A Pembroke, Ont., dad is "very pleased" that Xbox's parent company has refunded more than $8,000 in in-game purchases that his son racked up on a credit card before Christmas.
- 'It floored me': Ontario dad gets $8K Xbox bill due to son's in-game soccer purchases
- Dad receives sympathy, criticism after son racks up $8K Xbox bill
"I hope we have warned enough people. This is not just a game when it can upset a whole family and endanger our children with making mistakes," Lance Perkins told CBC News in a text message. "I hope there are more safeguards put in place for credit card holders."
On Dec. 23, he got a bill for $7,625.88 after his 17-year-old son used his credit card to make in-game purchases for one of the FIFA series of soccer games. He later noticed previous Xbox charges, bringing the total to $8,206.43.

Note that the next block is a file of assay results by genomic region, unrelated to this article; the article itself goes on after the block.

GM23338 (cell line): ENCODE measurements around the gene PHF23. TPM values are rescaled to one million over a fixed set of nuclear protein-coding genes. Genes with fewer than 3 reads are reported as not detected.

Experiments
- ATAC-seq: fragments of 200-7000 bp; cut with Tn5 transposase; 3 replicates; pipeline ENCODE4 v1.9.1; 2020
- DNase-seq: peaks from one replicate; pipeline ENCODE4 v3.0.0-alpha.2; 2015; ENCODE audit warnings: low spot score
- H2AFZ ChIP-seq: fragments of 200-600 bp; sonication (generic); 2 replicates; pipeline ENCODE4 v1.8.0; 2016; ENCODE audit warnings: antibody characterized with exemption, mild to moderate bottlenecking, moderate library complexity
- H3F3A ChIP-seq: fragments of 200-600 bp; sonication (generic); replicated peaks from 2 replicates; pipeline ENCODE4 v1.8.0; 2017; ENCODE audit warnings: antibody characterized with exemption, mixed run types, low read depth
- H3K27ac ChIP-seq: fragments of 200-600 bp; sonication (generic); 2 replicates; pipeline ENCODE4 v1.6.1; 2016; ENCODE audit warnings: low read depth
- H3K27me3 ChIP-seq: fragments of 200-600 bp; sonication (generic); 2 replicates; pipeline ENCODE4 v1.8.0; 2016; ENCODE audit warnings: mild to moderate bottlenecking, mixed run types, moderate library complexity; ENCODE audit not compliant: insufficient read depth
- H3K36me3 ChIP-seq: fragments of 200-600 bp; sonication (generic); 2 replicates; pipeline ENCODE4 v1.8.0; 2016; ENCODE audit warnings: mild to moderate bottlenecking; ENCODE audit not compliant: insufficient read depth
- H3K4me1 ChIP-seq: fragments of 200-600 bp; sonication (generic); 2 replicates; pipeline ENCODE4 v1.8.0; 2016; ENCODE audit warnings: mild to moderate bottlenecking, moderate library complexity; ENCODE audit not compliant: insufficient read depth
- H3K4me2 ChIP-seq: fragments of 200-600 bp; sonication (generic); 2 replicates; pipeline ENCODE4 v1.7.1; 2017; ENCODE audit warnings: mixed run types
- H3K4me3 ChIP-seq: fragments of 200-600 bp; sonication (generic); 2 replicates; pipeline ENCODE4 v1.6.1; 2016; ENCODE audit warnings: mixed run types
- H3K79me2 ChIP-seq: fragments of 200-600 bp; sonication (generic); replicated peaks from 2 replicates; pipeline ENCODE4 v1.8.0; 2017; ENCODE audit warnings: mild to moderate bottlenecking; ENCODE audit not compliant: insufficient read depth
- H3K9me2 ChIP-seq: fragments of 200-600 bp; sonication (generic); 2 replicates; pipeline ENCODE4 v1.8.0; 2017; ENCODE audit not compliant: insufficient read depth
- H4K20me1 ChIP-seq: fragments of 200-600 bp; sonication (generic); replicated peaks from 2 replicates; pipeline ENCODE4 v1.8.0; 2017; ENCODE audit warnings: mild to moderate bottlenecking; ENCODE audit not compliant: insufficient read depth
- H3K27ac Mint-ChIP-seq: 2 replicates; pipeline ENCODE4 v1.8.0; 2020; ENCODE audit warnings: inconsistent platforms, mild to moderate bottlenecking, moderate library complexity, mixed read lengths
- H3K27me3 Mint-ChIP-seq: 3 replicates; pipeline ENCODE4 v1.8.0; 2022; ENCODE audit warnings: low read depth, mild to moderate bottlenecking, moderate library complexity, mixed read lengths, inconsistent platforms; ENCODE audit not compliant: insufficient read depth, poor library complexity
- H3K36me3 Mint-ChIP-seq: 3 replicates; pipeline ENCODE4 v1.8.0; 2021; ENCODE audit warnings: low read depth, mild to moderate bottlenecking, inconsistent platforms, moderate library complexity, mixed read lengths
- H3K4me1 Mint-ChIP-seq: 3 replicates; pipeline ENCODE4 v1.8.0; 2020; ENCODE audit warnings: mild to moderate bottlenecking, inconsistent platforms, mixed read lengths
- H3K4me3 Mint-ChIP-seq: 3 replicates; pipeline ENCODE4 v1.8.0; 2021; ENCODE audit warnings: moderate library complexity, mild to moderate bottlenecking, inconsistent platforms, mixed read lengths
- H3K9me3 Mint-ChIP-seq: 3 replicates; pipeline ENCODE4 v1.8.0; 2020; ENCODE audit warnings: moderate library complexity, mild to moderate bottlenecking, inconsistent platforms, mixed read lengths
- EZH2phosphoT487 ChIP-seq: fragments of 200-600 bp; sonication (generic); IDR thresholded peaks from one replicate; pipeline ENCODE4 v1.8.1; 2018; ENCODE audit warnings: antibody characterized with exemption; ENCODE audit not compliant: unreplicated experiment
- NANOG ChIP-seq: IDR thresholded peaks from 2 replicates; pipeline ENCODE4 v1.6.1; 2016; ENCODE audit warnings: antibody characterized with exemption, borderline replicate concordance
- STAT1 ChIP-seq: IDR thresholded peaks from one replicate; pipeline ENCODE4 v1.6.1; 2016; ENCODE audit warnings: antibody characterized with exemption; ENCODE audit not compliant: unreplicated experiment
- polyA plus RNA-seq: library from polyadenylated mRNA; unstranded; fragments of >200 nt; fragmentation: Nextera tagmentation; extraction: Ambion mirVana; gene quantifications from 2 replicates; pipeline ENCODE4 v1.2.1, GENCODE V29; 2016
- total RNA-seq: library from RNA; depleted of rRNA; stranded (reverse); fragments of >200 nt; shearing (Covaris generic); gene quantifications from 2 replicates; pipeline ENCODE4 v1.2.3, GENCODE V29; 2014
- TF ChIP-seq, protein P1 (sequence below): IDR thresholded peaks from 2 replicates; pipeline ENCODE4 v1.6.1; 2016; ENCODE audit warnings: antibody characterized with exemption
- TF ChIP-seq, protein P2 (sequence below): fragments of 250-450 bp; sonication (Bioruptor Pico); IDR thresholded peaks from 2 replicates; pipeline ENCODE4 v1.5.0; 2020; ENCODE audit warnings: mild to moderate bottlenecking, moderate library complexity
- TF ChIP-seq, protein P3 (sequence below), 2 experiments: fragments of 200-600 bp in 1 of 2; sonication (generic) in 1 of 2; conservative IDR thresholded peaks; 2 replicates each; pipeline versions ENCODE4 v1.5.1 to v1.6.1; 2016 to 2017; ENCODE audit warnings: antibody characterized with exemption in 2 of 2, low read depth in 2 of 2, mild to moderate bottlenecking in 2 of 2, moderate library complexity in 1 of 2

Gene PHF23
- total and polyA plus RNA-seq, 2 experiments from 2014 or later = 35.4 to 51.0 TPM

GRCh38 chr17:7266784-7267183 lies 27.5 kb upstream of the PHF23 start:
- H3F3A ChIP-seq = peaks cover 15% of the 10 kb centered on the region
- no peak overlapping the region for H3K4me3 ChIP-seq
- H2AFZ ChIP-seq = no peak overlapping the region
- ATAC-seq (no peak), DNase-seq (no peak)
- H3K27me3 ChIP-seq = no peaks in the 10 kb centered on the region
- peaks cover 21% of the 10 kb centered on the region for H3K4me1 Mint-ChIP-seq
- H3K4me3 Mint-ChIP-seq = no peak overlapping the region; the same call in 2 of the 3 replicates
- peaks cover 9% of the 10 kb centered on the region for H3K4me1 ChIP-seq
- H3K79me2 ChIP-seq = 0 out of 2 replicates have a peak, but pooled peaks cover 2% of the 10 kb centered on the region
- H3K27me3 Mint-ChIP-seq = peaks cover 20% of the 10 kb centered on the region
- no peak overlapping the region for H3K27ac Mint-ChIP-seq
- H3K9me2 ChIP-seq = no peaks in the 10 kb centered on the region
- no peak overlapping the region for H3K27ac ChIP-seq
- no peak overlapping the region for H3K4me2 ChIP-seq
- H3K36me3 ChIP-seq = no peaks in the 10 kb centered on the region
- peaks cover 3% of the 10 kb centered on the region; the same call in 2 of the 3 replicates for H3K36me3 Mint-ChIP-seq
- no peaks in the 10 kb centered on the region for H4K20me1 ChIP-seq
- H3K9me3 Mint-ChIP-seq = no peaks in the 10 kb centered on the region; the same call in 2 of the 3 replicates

'I hope there are more safeguards put in place for credit card holders.' - Lance Perkins
Perkins said he had given his son a credit card for emergencies or to make purchases for the family's convenience store.
"It floored me. Literally floored me, when I'd seen what I was being charged," Perkins told CBC News earlier this month.
"There will never be another Xbox system — or any gaming system — in my home."
Perkins thanks Microsoft
Although his son admitted to using the card to make Xbox purchases, Perkins said his son was surprised at how much he had spent.
"He thought it was a one-time fee for the game," Perkins said earlier this month. "He's just as sick as I am."
Perkins said his credit card company told him there was nothing it could do about the bill — unless he wanted to have his son charged with fraud.
'Let's thank (Xbox) for making that choice.' - Lance Perkins
Microsoft, Xbox's parent company, also initially told him in an email that the bill would stand.
When he explained that his son was a minor, Microsoft said it would look into the charges.
On Monday, Perkins said Microsoft refunded all the charges.
"Let's thank them for making that choice," he told CBC News in a text message.
Microsoft confirmed it was aware of the Perkins case but refused to comment on it.